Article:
JD.com aids ru­ral ar­eas

E-com­merce projects planned in 200 coun­ties with 25,000 vil­lages to boost em­ploy­ment

China Daily (Canada) - - BUSINESS - By MENGJING mengjing@chi­nadaily.com.cn

JD.com Inc, the e-com­merce ma­jor, and the State Coun­cil Lead­ing Group Of­fice of Poverty Al­le­vi­a­tion and De­vel­op­ment have signed a part­ner­ship to ap­ply the govern­ment’s “In­ter­net Plus” strat­egy to poverty al­le­vi­a­tion in the coun­try’s ru­ral ar­eas.

Ac­cord­ing to the agree­ment, they will jointly ex­plore us­ing e-com­merce to boost in­come, gen­er­ate jobs and en­cour­age peo­ple to set up their own ven­tures.

Bei­jing-based JD.com said it is com­mit­ted to in­vest­ing more in China’s pover­tys­tricken re­gions be­tween 2016 and 2020. It will fo­cus on help­ing build lo­gis­tics in­fra­struc­ture to en­sure that farm pro­duce can be sold and de­liv­ered on­line.

Hong Tianyun, deputy di­rec­tor of the poverty al­le­vi­a­tion and de­vel­op­ment of­fice, said that China has lifted more than 700 mil­lion peo­ple out of poverty over the past 30 years, which is a tremen­dous achieve­ment.

“But there are still many peo­ple across the coun­try liv­ing in poverty.

“That means they not only live on low in­comes but also suf­fer from poor road in­fra­struc­ture, poor health­care and education,” he said.

Hong’s of­fice spent all of 2014 reg­is­ter­ing ev­ery­one who had an an­nual in­come below 2,300 yuan ($349.6) in China, and found 70 mil­lion peo­ple are still below the poverty line.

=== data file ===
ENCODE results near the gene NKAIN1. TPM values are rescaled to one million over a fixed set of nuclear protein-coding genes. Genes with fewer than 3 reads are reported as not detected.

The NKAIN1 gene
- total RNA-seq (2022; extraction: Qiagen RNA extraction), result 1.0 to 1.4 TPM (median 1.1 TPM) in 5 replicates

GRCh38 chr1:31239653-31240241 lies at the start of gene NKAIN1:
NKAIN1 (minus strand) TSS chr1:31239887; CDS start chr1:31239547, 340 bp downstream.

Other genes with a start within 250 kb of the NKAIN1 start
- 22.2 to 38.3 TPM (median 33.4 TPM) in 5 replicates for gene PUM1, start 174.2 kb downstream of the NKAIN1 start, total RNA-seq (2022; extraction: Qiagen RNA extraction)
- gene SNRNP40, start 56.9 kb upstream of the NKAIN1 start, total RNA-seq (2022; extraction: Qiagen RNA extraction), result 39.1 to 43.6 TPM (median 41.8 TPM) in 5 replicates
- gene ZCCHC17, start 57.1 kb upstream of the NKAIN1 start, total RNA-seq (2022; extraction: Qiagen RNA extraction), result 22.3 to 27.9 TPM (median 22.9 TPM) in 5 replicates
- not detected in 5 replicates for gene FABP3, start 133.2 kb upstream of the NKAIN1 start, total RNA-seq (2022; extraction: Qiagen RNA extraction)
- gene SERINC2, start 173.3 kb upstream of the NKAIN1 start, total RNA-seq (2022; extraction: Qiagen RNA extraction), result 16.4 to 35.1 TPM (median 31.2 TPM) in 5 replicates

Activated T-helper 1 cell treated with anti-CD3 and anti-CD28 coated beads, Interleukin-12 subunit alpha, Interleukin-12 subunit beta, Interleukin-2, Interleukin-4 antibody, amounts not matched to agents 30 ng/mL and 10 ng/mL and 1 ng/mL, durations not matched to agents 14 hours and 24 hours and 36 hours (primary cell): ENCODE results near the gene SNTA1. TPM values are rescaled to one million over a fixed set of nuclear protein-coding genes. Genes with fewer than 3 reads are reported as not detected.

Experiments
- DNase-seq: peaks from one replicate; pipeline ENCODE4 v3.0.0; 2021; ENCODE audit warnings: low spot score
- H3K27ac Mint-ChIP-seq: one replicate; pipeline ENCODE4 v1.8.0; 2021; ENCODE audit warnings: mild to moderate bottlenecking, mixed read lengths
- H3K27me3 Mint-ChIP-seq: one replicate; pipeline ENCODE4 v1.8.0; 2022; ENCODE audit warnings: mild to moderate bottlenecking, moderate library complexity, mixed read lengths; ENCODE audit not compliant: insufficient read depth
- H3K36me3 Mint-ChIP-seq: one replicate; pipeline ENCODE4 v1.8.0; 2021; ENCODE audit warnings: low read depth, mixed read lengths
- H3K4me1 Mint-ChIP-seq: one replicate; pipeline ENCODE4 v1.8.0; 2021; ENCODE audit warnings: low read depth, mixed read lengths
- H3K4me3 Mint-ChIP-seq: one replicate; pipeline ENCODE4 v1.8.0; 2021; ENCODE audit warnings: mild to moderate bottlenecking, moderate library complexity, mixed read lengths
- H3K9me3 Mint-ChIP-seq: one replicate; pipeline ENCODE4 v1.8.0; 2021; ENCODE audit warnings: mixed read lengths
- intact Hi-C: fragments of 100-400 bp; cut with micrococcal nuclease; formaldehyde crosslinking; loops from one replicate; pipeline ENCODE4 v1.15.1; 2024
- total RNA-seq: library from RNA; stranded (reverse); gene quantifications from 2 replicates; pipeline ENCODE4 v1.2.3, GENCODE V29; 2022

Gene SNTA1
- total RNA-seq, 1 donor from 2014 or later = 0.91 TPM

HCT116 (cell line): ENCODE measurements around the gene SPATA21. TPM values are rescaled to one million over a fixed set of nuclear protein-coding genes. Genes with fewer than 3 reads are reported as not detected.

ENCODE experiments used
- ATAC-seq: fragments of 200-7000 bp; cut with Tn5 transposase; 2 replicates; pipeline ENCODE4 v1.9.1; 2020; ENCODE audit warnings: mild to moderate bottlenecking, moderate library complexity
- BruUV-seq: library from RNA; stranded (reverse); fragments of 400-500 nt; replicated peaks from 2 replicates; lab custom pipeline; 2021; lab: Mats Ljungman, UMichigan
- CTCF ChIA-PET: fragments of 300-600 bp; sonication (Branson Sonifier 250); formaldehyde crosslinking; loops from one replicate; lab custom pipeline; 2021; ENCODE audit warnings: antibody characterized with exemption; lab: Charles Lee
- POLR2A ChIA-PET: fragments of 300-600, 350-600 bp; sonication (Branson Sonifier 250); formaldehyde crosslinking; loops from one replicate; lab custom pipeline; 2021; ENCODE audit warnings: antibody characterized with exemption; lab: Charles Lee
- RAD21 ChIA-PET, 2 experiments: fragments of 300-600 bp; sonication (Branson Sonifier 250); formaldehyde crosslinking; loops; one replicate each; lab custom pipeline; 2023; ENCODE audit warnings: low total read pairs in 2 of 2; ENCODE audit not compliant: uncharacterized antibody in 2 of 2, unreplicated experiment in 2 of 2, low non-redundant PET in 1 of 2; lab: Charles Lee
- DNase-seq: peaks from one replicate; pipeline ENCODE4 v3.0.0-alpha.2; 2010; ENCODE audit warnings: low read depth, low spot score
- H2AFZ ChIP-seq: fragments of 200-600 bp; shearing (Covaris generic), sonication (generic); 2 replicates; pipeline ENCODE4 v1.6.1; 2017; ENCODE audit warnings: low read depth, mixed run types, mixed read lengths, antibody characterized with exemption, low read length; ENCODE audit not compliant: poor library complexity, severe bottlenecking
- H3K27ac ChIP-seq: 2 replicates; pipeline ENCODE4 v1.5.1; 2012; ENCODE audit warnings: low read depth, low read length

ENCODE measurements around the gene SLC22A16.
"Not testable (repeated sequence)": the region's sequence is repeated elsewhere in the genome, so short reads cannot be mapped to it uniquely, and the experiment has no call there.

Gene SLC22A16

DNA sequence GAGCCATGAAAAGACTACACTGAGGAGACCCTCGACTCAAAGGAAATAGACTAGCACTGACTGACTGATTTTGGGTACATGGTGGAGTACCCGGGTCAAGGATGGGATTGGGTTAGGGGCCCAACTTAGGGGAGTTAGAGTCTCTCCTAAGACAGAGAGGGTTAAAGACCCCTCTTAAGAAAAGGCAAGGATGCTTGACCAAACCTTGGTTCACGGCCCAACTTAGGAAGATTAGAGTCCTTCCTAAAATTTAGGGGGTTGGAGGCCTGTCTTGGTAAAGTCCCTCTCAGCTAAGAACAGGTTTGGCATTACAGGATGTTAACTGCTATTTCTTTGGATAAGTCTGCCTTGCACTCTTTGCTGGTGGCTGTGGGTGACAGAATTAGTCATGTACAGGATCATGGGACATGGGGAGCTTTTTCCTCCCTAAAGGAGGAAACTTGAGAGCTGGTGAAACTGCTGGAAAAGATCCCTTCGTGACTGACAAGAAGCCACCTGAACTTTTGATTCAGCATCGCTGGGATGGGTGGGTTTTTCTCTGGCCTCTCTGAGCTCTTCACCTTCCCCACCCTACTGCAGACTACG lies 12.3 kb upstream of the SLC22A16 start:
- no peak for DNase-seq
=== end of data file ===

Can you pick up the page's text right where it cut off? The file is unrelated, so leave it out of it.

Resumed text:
The JD.com co­op­er­a­tion is

to

ur­ban

ar­eas ex­pected to help lift 2 mil­lion peo­ple out of poverty in China, said the joint state­ment.

JD.com will be work­ing on projects in 200 coun­ties with 25,000 vil­lages.

The core of the plan is to help peo­ple build their own on­line shops on JD.com’s plat­form so that they can sell lo­cal prod­ucts to on­line shop­pers around China.

It will also help

train one mil­lion peo­ple in ba­sic e-com­merce skills, to im­prove their chances of both run­ning their own busi­ness and find­ing work.

Liu Qiang­dong, JD.com’s chief ex­ec­u­tive of­fi­cer, said many en­ter­prises have made con­tri­bu­tions to ru­ral China but some have been in vain be­cause they failed to find and ac­cess those who need help most.

“The poverty al­le­vi­a­tion and de­vel­op­ment of­fice has set up a sys­tem that reg­is­ters ev­ery­one liv­ing in poverty and through the co­op­er­a­tion, we will be able to ac­cu­rately help those in most need,” Liu said.

JD.com said that around 70 per­cent of its em­ploy­ees are from ru­ral ar­eas.

In­ter­nally, the com­pany has its own foun­da­tion worth 30 mil­lion yuan, which pro­vides work­ers with fi­nan­cial help if they run into per­sonal dif­fi­cul­ties.

But there are still many peo­ple across the coun­try liv­ing in poverty.”

WANG ZHAO / AFP

A JD.com em­ployee checks goods on a con­veyor belt at a ware­house in Lang­fang, He­bei prov­ince.

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